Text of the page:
• The Cardinals led 26-10 in the fourth quarter, but throughout the opening half, it didn’t seem likely that they would prevail. They made a number of mistakes, including a Kyler Murray pick-six. The Cardinals were stopped on a pair of fourth downs as well. One was a bad play-call, but the second occurred because Murray, who was in shotgun for some reason, had a snap sail over his head.

    Arizona only trailed 10-3 at halftime because the Panthers made mistakes as well. A Tommy Tremble third-down drop, a Rashard Higgins lost fumble, and a Baker Mayfield interception on a throw behind D.J. Moore prevented Carolina from establishing a big lead. The blunders continued in the second half, while the Cardinals finally got their act together with some strong drives following intermission.

  • Murray went 23-of-32 for 207 yards, two touchdowns, and the aforementioned interception. He also scrambled 12 times for 26 rushing yards and a third score. Murray was on fire in the second half; he was 10-of-12 for 117 yards and two touchdowns following halftime. Not included in those stats are a deep Marquise Brown pass interference that set up a touchdown to Zach Ertz.

  • Brown and Ertz were the two leaders for Arizona in receiving. Brown caught six passes for 88 yards, while Ertz reeled in all six of his targets for 47 yards. Both caught touchdowns.

  • James Conner had some tough runs at the end of the game to run out the clock. He gained 55 yards on 15 carries and caught three passes for 22 receiving yards.

  • While Panther fans have to be very pessimistic following this defeat, they can at least know that the coaches figured out to get the ball to Christian McCaffrey in the passing game. McCaffrey rushed for only 27 yards on eight carries, but caught all nine of his targets for 81 receiving yards and a touchdown. He was stuffed on an early fourth-and-1.

  • The Panthers had no chance because of Mayfield’s poor passing, stemming from his struggles against Arizona’s blitz-heavy defense. He went 22-of-36 for 197 yards, one touchdown and two interceptions. The second pick was a great play by J.J. Watt to tip the ball to a teammate, and it wasn’t a fluke because Mayfield had five passes batted at the line of scrimmage.

  • Moore continued to disappoint, thanks to the struggles of Mayfield and his offensive line. Moore saw 11 targets, but caught six of them for 50 yards. No Panther besides Moore and McCaffrey logged more than 34 receiving yards.


  • Raiders 32, Broncos 23
  • The Raiders absolutely had to win this game. Had they suffered a defeat, they would have been 0-4 with a looming matchup against the Chiefs. They went all out versus the Broncos, even attempting an onside kick in the first half. While they failed to recover that try, they dominated the Broncos in this game, holding a pair of nine-point leads in the fourth quarter.

    Las Vegas got the job done offensively with Josh Jacobs trampling Denver’s defense. Jacobs ran violently behind an improved offensive line that welcomed back Andre James after his two-game absence. Jacobs rumbled for a career-best 144 yards and a pair of touchdowns on 28 carries. He also caught three passes for 33 receiving yards.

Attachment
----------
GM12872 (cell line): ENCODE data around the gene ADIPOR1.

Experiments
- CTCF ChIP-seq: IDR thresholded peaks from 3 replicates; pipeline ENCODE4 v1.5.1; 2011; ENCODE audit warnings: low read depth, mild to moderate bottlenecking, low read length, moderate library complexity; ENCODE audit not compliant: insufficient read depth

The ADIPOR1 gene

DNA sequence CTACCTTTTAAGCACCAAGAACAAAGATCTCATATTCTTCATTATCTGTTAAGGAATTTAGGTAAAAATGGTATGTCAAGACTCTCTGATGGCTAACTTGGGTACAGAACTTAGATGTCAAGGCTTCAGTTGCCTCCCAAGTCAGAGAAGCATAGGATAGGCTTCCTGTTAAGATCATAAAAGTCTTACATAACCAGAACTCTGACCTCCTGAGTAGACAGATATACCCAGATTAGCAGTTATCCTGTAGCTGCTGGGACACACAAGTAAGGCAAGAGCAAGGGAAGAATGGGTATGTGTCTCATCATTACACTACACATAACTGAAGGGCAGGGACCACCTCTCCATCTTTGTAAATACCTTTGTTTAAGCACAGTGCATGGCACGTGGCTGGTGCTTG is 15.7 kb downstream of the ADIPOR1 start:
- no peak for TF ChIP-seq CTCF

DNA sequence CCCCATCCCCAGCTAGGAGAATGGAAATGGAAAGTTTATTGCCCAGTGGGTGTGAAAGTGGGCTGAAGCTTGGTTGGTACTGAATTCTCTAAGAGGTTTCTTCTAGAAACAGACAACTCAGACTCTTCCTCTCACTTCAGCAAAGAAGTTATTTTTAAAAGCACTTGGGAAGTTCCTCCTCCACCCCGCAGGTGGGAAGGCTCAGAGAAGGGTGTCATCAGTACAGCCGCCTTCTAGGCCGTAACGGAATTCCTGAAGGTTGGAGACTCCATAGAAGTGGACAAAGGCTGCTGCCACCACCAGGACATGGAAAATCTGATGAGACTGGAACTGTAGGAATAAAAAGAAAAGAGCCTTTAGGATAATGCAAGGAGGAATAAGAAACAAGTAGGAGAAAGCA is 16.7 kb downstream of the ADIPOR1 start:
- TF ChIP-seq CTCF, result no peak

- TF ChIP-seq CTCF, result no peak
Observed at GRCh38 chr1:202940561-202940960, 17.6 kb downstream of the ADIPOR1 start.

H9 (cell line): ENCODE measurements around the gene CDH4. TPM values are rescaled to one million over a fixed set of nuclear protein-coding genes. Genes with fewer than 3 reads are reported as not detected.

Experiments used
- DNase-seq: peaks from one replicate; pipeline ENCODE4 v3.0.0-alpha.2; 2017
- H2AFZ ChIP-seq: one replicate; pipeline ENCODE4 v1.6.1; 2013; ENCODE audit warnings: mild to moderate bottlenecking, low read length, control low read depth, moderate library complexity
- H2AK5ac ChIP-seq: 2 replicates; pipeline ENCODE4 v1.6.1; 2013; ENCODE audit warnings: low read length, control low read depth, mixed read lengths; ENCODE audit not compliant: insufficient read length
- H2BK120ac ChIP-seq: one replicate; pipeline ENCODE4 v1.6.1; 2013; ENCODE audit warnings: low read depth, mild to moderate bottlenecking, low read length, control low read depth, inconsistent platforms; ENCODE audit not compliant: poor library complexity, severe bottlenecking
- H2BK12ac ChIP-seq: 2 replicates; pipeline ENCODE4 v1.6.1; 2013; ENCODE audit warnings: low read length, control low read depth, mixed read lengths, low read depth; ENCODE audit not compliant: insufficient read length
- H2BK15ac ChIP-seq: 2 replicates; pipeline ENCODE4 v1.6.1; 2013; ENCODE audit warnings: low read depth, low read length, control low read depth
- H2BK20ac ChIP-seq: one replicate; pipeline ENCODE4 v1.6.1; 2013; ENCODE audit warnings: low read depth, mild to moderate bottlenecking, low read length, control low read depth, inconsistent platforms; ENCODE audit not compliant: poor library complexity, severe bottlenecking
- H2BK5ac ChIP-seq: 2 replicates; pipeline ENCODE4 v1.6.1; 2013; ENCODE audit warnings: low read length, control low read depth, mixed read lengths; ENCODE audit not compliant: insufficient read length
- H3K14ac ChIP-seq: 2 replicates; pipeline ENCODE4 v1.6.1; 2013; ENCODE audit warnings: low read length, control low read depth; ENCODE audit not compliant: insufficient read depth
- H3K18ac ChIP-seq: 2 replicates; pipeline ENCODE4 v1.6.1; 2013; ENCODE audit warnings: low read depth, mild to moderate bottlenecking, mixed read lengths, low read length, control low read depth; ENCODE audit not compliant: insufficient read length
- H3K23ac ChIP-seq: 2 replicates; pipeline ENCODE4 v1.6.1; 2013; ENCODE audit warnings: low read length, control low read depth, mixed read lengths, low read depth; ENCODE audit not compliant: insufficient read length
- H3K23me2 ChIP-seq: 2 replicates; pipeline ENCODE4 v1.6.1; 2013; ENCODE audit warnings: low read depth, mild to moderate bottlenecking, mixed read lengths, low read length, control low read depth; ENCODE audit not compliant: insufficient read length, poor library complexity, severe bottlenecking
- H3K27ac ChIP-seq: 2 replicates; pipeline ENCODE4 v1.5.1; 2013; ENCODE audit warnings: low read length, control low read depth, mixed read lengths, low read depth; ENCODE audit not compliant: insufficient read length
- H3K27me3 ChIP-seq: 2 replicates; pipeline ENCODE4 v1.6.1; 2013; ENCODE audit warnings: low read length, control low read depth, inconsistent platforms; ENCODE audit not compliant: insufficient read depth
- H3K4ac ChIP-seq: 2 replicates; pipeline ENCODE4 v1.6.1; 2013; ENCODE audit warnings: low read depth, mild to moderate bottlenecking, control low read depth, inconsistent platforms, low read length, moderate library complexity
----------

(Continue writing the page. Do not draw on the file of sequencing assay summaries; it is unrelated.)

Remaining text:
Meanwhile, the defense chipped in as well, scoring its first defensive touchdown in three years. Melvin Gordon fumbled the ball for the fourth time this season on the very first touch in this game, and the Raiders returned it for six in the opening half. The Broncos, at that point, decided they couldn’t trust Gordon, who barely played despite Javonte Williams suffering an injury. Gordon dropped a pass, but third-string back Mike Boone did the same thing on the final drive. Denver clearly missed Williams (10-28), who was limping badly on the sideline before entering the locker room.

  • With no running game, Russell Wilson had to do it all by himself. He was nearly perfect in the opening half, going 11-of-12 for 149 yards and two touchdowns prior to intermission. However, the Raider pass rush came alive following halftime. Wilson completed just six passes in the second half, ultimately finishing 17-of-25 for 237 yards and the two scores.

  • Wilson’s touchdowns were thrown to the usual suspects, Jerry Jeudy and Courtland Sutton. Jeudy caught four passes for 53 yards, while Sutton’s five grabs went for 52 yards.

  • As for the Raider passing attack, the numbers weren’t as pretty, with Derek Carr going 21-of-34 for 188 yards. Carr had a touchdown pass negated by penalty, but did some damage with his legs, scrambling seven times for 40 rushing yards.

  • Davante Adams had more than half of Carr’s passing yardage. He caught nine of his 13 targets for 101 yards. Mack Hollins (3-33) and Darren Waller (3-24) weren’t as impactful, though Hollins had a touchdown taken away from him because of a penalty.

  • Chiefs 41, Buccaneers 31
  • It happened two years ago for Patrick Mahomes, but it may as well have occurred yesterday. Mahomes discussed how he wanted revenge for the Super Bowl loss in Tampa Bay, and he put together a masterful performance to defeat Tom Brady after all this time.